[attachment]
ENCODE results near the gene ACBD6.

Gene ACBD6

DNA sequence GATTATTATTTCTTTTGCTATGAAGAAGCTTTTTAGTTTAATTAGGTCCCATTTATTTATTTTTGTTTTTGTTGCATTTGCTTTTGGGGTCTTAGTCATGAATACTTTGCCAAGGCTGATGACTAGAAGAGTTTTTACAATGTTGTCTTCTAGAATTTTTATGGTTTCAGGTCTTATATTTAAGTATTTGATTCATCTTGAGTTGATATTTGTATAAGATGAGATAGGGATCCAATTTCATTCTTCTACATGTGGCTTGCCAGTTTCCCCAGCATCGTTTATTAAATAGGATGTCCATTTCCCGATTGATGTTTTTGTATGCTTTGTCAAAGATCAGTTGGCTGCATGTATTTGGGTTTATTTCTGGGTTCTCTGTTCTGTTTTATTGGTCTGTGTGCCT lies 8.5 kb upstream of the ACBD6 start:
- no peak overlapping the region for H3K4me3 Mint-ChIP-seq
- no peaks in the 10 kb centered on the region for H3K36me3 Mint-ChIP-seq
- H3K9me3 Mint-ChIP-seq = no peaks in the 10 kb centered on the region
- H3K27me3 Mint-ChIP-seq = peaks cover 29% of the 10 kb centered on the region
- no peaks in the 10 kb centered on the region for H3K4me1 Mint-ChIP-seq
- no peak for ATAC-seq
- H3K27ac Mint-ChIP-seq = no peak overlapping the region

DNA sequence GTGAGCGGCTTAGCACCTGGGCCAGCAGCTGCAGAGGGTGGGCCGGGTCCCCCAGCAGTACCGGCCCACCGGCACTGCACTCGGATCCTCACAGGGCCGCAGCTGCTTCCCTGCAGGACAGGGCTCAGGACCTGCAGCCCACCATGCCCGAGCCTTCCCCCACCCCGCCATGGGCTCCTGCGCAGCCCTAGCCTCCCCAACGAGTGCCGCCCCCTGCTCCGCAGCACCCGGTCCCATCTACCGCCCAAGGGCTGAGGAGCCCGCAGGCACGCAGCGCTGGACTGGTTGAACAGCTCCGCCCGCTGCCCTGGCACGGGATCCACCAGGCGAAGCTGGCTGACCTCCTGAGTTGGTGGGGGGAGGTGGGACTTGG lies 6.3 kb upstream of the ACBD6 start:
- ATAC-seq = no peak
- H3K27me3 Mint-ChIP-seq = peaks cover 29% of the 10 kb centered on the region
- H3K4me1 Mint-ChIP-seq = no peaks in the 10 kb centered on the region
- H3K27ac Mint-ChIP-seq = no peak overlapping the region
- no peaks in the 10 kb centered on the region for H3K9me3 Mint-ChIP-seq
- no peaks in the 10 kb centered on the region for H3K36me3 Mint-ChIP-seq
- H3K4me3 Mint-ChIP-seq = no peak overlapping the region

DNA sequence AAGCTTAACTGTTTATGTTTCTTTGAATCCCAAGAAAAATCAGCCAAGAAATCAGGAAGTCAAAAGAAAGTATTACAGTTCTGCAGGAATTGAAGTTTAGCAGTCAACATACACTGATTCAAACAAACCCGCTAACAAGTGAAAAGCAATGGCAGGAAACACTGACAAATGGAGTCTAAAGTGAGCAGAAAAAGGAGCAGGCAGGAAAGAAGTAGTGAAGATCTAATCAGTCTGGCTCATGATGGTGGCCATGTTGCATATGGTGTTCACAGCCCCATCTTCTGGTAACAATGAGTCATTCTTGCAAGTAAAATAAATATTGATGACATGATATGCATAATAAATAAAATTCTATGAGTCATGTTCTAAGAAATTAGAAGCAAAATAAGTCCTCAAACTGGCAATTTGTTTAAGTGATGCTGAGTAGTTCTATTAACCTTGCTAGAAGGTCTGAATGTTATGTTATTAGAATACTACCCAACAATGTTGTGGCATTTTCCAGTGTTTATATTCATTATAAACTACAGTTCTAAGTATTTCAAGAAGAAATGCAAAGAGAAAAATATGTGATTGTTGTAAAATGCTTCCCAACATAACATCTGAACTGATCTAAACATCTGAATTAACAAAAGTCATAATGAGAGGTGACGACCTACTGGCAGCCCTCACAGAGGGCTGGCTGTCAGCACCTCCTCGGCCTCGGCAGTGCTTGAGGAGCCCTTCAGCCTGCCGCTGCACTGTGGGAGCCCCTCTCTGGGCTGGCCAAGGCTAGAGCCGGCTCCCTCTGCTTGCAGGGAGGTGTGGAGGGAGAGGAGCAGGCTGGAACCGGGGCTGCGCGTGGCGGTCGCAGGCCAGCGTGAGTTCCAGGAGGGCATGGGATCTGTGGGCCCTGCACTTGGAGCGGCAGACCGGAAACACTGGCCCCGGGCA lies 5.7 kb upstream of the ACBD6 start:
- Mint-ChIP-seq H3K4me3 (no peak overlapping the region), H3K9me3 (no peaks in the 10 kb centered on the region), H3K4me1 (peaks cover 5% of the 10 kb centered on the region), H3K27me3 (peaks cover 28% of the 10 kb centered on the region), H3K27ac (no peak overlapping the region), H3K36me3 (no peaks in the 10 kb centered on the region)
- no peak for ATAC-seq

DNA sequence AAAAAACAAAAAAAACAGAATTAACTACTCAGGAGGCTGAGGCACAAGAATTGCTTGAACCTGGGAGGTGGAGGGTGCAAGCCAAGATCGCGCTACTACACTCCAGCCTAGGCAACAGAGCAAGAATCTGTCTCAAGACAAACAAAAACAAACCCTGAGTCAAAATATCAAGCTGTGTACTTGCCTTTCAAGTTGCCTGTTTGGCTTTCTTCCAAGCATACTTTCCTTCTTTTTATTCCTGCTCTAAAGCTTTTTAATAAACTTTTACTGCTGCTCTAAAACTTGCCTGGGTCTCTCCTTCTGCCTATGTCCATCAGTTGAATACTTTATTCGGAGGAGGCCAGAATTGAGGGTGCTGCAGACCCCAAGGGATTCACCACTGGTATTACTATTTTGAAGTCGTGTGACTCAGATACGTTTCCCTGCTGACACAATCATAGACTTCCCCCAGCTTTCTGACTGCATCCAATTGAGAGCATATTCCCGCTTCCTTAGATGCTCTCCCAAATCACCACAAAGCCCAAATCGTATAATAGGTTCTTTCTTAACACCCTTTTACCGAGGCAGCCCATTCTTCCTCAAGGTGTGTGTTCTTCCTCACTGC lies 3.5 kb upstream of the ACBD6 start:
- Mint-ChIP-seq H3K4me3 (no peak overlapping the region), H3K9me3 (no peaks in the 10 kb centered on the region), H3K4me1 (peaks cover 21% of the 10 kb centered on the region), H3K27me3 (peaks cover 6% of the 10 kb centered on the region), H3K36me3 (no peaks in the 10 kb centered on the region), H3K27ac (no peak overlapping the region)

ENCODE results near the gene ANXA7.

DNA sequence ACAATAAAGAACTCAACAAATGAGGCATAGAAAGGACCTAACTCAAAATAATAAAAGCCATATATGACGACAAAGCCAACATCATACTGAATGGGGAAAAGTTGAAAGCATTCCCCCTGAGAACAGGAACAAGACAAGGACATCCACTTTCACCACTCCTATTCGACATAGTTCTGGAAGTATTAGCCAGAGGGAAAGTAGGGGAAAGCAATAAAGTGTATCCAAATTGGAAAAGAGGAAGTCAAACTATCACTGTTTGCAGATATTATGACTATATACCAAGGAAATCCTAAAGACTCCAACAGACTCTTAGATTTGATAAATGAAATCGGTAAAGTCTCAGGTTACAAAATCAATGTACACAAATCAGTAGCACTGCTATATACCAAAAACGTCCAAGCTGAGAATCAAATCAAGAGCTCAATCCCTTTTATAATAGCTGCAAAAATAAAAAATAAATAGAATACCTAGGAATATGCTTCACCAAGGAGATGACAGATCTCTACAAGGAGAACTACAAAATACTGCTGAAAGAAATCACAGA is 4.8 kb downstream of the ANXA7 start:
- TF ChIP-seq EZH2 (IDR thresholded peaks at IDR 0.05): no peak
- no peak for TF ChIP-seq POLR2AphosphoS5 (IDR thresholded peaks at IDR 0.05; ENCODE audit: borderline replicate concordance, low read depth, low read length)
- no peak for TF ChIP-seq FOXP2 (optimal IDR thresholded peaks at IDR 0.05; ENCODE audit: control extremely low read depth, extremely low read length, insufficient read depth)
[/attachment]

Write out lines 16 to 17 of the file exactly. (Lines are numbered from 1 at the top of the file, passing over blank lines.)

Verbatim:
- no peaks in the 10 kb centered on the region for H3K9me3 Mint-ChIP-seq
- no peaks in the 10 kb centered on the region for H3K36me3 Mint-ChIP-seq